Ask the target company to provide financial documents and other such information to help you evaluate its worth so an appropriate offer can be made. However, remember that acquisitions and mergers are largely based on future potential and not current or past conditions.
Once you receive interest from the other party, it is time to negotiate. Acquisitions do not only involve cash. Offers may include shares, a good position, etc. This process can go on for months, hence be patient.
#7 Due Diligence
This is an exhaustive process that starts once the target company accepts your offer. It involves performing detailed analysis and examination of every aspect of the target firm including assets and liabilities, human resources, customers, and financial metrics.
#8 Draw a Contract
Assuming everything looks good, it is time to produce a purchase agreement that must be drawn keeping in mind the requirements of both parties.
#9 Financing Strategy
You must have explored financing options before going all in but the picture gets clearer once an agreement has been signed.
#10 Closing the Deal
Once the payment has been made, which may take a while, the deal will close. In case of an acquisition, the new owner will work on managing the newly acquired firm. On the other hand, a merger may involve the two teams working together.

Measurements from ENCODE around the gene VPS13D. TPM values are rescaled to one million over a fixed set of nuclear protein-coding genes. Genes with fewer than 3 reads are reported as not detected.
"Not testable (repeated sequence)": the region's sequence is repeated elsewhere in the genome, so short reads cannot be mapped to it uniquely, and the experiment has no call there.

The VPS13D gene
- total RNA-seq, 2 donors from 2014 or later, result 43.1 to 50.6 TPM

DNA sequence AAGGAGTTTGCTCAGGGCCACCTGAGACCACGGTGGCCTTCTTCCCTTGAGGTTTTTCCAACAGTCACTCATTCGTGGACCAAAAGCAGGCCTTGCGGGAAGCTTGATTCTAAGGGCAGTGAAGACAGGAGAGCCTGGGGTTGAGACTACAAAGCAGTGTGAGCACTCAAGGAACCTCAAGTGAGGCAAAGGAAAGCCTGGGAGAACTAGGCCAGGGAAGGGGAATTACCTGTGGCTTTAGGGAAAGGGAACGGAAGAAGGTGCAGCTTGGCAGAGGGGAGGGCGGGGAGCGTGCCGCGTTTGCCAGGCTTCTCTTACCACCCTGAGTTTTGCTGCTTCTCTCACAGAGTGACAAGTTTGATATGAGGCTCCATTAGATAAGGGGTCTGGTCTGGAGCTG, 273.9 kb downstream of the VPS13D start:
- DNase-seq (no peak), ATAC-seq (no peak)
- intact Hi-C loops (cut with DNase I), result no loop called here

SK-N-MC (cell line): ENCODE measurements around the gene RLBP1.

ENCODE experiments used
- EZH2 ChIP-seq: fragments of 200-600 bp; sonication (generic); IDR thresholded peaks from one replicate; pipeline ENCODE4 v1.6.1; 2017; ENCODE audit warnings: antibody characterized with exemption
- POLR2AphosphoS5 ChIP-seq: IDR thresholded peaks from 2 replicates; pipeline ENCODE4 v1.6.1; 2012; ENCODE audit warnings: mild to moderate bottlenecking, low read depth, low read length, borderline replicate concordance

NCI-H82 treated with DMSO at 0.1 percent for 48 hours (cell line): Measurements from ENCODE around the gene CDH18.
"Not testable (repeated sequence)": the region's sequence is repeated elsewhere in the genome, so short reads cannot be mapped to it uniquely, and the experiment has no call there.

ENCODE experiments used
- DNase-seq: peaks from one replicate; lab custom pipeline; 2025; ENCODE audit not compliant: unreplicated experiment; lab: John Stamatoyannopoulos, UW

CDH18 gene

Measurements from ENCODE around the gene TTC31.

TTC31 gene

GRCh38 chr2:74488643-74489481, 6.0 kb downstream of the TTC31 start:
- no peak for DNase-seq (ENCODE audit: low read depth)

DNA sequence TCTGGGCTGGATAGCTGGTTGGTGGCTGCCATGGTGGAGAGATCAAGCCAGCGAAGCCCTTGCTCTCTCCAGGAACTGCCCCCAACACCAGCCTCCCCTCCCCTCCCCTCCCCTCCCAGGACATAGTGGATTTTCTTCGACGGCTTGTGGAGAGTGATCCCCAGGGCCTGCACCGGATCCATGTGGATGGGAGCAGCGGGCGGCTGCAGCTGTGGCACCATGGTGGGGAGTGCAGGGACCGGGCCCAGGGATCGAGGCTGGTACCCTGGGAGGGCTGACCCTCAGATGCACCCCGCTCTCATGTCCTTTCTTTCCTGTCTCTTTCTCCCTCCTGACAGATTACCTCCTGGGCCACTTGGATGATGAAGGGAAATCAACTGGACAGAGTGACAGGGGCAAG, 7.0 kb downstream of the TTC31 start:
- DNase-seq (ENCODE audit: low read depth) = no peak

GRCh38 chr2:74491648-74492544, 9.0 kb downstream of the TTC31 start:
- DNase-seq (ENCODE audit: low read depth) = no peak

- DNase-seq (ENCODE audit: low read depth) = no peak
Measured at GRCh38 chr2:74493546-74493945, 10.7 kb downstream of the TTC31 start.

Acquisition Change Management
Not all acquisitions are successful because the new owner doesn’t always know how to handle such a big change. Some failed merger examples include AOL and Time Warner, HP and Compaq, and Alcatel and Lucent. While these failed due to multiple reasons, change management often ends up causing trouble.
Change management basically involves designing new work processes, implementing new technologies to create a new, thriving organization. This is very important because mergers and acquisitions can result in:
- Loss of trust
- Poor communication
- Loss of important employees
- Poor motivation
- Management confrontation
- Incompatible cultures.
While HR is usually blamed for these problems, it is not solely the responsibility of the HR department to look after the system. In fact, there can be problems in the HR department as well, which is why it is important to think about change management before completing an acquisition.
The policy must be tailored according to the specific situation. Not all mergers and employees are the same. Managing the people side of the change can be quite challenging. Known as the soft side of the change, it involves understanding human behavior.
Getting people to participate in the change is important. Individuals may have to move from one department to another or do the same job differently. Some may even have to lose their job.
We must mention that change management is not just a process, it is also a competency. The process involves preparing, managing, and reinforcing. The competency aspect involves the skills of the leader and how well or she can lead people through the changing scenario.
Leaders must be an effective ambassador of change and demonstrate their own and their organization’s commitment to it. It is best to build these competencies through their ranks. You cannot expect all employees to show the same level of commitment.